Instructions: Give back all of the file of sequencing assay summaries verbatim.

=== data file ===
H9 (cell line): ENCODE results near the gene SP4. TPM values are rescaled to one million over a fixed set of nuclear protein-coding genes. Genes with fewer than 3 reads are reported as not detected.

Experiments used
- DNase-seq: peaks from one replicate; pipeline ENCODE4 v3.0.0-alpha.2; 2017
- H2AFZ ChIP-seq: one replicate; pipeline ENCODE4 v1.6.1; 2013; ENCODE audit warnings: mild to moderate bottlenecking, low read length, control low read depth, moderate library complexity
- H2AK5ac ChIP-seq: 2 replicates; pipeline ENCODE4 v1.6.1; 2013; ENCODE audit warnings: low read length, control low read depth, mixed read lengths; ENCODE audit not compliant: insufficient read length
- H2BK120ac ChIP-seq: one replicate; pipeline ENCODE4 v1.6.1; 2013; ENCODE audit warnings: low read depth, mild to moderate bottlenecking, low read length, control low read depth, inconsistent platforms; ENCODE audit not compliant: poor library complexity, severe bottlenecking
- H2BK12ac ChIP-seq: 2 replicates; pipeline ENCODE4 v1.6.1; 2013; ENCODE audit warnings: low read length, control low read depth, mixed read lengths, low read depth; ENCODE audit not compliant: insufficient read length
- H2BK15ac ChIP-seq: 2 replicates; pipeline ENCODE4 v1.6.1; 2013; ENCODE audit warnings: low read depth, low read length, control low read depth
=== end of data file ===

H9 (cell line): ENCODE results near the gene SP4. TPM values are rescaled to one million over a fixed set of nuclear protein-coding genes. Genes with fewer than 3 reads are reported as not detected.

Experiments used
- DNase-seq: peaks from one replicate; pipeline ENCODE4 v3.0.0-alpha.2; 2017
- H2AFZ ChIP-seq: one replicate; pipeline ENCODE4 v1.6.1; 2013; ENCODE audit warnings: mild to moderate bottlenecking, low read length, control low read depth, moderate library complexity
- H2AK5ac ChIP-seq: 2 replicates; pipeline ENCODE4 v1.6.1; 2013; ENCODE audit warnings: low read length, control low read depth, mixed read lengths; ENCODE audit not compliant: insufficient read length
- H2BK120ac ChIP-seq: one replicate; pipeline ENCODE4 v1.6.1; 2013; ENCODE audit warnings: low read depth, mild to moderate bottlenecking, low read length, control low read depth, inconsistent platforms; ENCODE audit not compliant: poor library complexity, severe bottlenecking
- H2BK12ac ChIP-seq: 2 replicates; pipeline ENCODE4 v1.6.1; 2013; ENCODE audit warnings: low read length, control low read depth, mixed read lengths, low read depth; ENCODE audit not compliant: insufficient read length
- H2BK15ac ChIP-seq: 2 replicates; pipeline ENCODE4 v1.6.1; 2013; ENCODE audit warnings: low read depth, low read length, control low read depth